Academic jobs are a nightmare from the HR perspective. While the posting might be on the jobs portal, the files themselves initially go to the hiring department which comes up with a long and then medium list that they then do some preliminary screening before ending up with a short list for on-site interviews. This can take several months.
The search committee then comes up with a ranked list with some candidates "above the line" and some "below the line" that the department votes on. This list -- which may have one, two, or three people that the department thinks are hireable (or in some cases, none, if the search fails). This list then goes to the provost, equal opportunity, and numerous other sundry university committees before getting approved (or not) and sent back down the line. This can take several more months.
So we are now 4-6 (or 6-8) months into the search. The search can have several results:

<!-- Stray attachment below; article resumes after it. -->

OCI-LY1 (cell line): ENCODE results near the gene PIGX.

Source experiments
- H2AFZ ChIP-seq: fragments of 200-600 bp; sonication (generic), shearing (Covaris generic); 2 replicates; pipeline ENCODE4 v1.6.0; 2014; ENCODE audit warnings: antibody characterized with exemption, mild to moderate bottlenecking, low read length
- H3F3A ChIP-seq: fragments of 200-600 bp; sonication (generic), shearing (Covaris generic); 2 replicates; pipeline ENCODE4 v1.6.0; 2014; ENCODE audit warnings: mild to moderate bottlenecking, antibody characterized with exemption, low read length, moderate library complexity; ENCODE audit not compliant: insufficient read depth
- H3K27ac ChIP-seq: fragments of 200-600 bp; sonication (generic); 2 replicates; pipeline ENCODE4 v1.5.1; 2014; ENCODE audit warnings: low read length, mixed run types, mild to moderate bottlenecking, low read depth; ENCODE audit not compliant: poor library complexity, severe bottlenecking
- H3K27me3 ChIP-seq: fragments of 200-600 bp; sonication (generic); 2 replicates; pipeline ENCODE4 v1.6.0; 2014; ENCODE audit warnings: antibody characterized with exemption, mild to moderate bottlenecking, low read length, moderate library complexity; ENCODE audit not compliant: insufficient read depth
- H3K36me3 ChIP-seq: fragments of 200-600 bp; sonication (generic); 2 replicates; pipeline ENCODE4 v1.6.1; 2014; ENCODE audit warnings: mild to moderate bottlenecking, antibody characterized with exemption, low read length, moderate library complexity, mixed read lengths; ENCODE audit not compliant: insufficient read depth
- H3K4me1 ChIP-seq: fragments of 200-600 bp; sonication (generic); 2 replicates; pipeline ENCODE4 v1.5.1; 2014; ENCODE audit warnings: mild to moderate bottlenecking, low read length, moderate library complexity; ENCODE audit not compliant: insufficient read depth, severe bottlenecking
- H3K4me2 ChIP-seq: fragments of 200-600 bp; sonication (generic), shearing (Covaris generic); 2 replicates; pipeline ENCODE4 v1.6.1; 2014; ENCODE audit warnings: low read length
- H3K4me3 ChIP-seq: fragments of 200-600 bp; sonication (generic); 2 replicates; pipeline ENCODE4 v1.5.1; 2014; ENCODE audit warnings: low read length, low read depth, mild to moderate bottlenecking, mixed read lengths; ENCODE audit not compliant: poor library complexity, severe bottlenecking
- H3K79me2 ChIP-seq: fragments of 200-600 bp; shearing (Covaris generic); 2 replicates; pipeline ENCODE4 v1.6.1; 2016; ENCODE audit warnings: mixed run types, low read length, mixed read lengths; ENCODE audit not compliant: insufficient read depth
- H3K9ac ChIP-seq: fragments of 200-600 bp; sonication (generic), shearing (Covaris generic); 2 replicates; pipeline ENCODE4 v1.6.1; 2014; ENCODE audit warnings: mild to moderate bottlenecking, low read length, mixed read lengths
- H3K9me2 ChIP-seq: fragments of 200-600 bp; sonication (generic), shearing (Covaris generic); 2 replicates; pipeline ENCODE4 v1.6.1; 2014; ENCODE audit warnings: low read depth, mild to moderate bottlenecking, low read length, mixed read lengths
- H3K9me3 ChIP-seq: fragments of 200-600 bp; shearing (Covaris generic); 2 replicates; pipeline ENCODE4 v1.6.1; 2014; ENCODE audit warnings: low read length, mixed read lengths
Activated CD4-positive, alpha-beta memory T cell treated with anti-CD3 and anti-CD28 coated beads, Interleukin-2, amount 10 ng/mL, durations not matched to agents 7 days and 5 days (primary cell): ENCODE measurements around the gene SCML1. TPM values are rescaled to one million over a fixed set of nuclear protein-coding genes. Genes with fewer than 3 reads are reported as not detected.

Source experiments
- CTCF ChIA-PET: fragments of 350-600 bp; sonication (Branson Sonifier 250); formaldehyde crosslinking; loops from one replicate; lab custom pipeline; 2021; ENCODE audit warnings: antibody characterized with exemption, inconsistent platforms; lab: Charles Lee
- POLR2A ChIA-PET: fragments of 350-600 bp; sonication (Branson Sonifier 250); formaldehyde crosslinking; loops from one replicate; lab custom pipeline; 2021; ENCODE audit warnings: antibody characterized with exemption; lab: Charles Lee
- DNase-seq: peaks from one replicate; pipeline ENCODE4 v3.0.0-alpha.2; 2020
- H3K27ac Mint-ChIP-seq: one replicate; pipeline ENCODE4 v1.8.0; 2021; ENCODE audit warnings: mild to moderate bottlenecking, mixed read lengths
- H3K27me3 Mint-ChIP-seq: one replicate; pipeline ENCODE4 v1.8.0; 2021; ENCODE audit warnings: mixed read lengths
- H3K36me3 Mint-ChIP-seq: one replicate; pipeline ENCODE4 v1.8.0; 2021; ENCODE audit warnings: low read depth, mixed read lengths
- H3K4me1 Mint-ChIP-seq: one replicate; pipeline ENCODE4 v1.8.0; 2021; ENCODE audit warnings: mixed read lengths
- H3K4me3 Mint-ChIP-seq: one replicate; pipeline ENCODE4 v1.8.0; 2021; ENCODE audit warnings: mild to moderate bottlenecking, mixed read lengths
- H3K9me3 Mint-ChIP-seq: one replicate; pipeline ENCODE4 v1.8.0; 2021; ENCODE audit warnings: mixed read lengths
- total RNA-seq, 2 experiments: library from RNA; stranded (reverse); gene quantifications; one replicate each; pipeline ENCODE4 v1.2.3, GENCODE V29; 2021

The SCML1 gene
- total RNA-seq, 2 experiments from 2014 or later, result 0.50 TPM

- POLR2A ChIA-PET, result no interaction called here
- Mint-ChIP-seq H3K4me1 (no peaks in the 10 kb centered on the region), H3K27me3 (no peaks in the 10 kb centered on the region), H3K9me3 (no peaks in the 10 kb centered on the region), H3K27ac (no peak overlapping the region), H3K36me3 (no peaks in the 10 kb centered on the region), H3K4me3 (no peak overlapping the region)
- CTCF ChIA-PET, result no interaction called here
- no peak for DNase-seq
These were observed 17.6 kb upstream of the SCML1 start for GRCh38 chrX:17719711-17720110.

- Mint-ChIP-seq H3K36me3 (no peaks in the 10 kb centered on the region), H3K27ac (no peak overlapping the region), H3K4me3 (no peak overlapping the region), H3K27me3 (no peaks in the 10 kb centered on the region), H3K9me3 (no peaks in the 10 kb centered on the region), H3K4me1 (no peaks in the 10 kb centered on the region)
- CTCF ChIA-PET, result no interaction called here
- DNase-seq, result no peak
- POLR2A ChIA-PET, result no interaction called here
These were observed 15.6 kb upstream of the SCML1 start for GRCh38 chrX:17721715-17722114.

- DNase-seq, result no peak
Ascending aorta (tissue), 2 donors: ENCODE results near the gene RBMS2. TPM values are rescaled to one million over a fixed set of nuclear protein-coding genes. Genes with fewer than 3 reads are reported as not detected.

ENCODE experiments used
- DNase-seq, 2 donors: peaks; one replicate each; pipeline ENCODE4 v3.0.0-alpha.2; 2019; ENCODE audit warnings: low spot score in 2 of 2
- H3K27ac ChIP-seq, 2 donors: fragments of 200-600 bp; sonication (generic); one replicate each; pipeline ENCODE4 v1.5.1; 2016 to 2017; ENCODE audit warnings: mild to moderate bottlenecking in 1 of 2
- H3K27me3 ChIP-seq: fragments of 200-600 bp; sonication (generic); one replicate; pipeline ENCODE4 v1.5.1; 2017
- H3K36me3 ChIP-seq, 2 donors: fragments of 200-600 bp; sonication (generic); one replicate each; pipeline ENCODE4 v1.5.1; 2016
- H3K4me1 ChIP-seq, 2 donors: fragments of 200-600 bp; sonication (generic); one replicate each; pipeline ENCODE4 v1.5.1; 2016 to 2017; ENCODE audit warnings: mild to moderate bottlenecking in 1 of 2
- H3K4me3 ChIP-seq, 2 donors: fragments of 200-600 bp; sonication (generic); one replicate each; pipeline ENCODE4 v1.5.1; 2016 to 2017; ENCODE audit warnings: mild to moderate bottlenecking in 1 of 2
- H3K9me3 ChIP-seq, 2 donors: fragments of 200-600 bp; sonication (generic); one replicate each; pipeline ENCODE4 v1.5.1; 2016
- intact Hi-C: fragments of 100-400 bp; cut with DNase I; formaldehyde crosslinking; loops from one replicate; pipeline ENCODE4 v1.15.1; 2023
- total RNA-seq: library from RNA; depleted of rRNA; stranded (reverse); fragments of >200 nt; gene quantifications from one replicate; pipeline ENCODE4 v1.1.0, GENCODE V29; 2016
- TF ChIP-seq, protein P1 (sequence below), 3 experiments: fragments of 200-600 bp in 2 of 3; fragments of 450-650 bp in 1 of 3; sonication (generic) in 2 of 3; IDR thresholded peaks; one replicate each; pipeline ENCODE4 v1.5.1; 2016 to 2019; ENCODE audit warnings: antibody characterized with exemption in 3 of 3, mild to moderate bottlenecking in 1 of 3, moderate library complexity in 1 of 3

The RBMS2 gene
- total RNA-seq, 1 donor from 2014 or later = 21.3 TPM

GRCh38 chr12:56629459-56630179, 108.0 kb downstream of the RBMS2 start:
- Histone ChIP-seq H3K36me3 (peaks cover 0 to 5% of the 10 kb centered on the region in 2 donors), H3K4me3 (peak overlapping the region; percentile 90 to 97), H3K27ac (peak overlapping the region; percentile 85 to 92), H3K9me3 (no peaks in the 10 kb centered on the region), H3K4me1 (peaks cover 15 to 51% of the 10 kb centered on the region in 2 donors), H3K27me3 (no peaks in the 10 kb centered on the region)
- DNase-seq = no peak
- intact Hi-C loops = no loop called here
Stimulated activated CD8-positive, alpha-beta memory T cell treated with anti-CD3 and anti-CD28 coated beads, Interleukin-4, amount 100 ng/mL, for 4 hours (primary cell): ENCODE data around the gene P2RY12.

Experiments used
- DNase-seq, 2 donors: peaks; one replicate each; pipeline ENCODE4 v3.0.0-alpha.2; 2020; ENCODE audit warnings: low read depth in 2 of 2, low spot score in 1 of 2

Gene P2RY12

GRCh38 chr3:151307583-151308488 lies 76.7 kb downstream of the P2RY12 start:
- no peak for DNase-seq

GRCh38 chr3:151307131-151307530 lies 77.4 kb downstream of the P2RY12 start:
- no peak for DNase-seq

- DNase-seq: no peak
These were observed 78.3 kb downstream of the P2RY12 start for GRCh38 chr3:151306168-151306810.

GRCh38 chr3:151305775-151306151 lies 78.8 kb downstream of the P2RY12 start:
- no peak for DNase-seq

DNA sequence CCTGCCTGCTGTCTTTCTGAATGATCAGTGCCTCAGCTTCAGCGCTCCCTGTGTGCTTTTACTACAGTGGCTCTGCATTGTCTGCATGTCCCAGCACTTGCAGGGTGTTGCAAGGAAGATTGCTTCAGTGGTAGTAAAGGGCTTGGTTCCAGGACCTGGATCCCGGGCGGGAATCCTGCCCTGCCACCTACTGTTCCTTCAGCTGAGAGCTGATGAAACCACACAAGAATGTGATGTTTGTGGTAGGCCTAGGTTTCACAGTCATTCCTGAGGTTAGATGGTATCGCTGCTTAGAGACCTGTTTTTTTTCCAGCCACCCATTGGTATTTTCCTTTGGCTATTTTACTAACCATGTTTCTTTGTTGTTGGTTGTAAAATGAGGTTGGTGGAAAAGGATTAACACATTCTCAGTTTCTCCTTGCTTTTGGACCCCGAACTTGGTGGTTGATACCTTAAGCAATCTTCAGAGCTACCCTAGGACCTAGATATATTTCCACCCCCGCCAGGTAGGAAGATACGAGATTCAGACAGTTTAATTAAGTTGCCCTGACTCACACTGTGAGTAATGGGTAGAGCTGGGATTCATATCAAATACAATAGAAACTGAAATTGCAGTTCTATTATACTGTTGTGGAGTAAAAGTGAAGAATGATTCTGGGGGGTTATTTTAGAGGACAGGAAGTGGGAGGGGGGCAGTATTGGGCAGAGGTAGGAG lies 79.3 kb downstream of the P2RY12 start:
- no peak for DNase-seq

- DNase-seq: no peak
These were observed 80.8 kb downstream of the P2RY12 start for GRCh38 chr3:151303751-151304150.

- A single finalist who is contacted. Maybe they
dawdle for a couple of weeks in giving a reply. If they decide not
to take the job, then the search is failed. The department may or
may not be authorized to search again next year and if they are, the
search remains open.
- Two finalists. The first accepts (or not). If the first doesn't, the second is given a chance. If both decline, then it's a failed
- No finalists. Failed search and the slot goes back to the provost's office. It may or may not be returned to the department.
- The provost hates all of the finalists and either cancels the slot or forces the department to re-run the search.
In other words, there are many reasons why a job posting might still remain open even one or two years after the initial posting. Departments are hesitant to finally close files unless they are absolutely positive that they are never, ever getting that slot back again -- or that the person who accepted the offer really is going to show up on August 1st.